Last year, retirees collecting Social Security benefits received one of the highest cost of living adjustment (COLA) increases seen since the 1980s. Unfortunately, that increase may be the last one they see for a few years.
If you are retired and receiving Social Security benefits, you know that your benefits are increased each year to help you keep up with inflation. This is called a cost of living adjustment, or COLA. The COLA is announced in October of each year and is based on the CPI-W (the Consumer Price Index for Urban Wage Earners and Clerical Workers) from the 3rd quarter of the previous year to the 3rd quarter of the current year. Changes announced in October go into effect in January of the next year.
In 2009, retirees saw their benefits increase by 5.8%, due mainly to the high cost of gas during 2008. This was much higher than normal, with the average increase being around 2.8%. Unfortunately, the Congressional Budget Office (CBO) is estimating that there will be no increase in benefits for the years 2010 through 2012.
The reason that there may not be any COLAs for the next few years is a law that says that no further COLAs may be given until the CPI-W exceeds the level on which the previous adjustment was based. Since gas prices have gone back down, the CPI-W has also decreased and is not expected to get back to the level it was at (when the 2009 COLA was announced) until the year 2011.
If you’re already receiving Social Security, you probably are also aware that Medicare Part B premiums have also been rising. Thankfully, there is good news for the majority of retirees who have their premiums deducted from their benefit checks.
There is a “hold harmless” provision that says that Social Security retirement benefits will not decrease as a result of an increase in the Part B premium. So even if benefits stay the same and Part B premiums increase, your check will not go down.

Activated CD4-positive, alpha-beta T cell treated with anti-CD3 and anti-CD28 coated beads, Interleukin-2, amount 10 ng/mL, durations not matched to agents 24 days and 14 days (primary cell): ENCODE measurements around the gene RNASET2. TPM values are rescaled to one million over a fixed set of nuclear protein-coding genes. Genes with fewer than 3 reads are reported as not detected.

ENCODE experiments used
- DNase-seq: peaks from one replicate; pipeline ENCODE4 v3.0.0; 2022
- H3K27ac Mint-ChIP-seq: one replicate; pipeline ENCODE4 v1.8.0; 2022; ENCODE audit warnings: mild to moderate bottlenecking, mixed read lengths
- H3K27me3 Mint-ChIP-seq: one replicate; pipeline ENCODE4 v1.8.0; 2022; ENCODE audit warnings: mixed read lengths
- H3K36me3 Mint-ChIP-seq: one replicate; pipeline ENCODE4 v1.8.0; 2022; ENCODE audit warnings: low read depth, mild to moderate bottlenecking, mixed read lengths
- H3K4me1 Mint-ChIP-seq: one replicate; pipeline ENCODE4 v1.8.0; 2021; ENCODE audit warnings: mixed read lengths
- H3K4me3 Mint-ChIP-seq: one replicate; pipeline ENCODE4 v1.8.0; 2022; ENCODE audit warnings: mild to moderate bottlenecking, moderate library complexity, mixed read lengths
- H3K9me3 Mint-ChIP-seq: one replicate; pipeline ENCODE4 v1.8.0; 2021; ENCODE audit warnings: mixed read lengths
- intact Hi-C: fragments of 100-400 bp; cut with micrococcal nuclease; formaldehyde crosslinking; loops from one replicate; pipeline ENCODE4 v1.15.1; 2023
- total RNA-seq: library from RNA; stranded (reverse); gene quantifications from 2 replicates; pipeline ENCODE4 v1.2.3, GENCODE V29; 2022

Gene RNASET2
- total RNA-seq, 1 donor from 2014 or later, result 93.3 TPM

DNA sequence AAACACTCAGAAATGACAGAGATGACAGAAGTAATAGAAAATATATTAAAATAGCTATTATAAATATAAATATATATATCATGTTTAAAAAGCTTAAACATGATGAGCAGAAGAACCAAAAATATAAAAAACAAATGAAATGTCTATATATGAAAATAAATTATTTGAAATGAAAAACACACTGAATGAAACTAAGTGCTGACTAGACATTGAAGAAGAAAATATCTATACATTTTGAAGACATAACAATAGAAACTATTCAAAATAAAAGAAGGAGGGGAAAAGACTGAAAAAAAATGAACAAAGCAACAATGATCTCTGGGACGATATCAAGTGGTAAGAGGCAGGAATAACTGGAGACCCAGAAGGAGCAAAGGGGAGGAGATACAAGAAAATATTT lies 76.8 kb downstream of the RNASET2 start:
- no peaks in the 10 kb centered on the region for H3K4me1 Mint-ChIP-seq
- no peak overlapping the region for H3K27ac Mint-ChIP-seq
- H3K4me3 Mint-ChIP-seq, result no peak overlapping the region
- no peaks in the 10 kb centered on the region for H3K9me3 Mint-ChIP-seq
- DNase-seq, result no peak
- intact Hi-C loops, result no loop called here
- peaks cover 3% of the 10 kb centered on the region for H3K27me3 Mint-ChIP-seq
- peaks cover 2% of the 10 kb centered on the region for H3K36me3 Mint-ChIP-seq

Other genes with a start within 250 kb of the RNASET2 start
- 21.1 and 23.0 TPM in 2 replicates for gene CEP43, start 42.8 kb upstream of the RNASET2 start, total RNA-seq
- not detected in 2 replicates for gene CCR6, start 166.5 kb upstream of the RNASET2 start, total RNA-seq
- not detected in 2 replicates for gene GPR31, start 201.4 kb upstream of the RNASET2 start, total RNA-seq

However, the “hold harmless” provision does not apply to new Social Security recipients, Medicare participants who are not yet receiving retirement benefits and high income people. If you are unfortunate enough to fall into any of these groups, you’ll pay higher premiums to make up for the participants who are covered under the “hold harmless” rules. This may seem unfair, but this scenario (where benefits do not rise but Medicare premiums do go up) was never expected to happen, because it was never expected that Social Security would not receive a cost of living adjustment since they were made automatic in 1975.
The reason high income earners will see higher Medicare premiums is due to the Medicare Modernization Act, which will be completely phased-in this year. This act basically says that high income beneficiaries will pay a larger portion of the cost of Medicare, based on their income. While this act is not the focus of this article, the combination of the Medicare Modernization Act with no COLAs for Social Security retirement benefits could mean smaller checks for people above certain income levels for the next few years.
Bottom line, if you’re collecting Social Security you’re going to learn the true meaning of “fixed income” over the next few years. To prepare you should keep a close eye on your spending, and if you’re a high income earner you should be aware of tax and financial planning strategies that could cause a spike in income and thus a spike in your Medicare costs. These strategies need to be carefully planned and coordinated so that your increase in Medicare costs don’t outweigh the benefits of the planning strategies.
Learn how to get the maximum Social Security benefits you are entitled to at Your Guide to Social Security Retirement Income, a website created to help baby boomers learn everything they need to know to make the most out of their Social Security, including when to apply, how to coordinate spousal benefits, how to minimize the taxes they pay on Social Security and much more. http://www.socialsecurityretirementincome.com.
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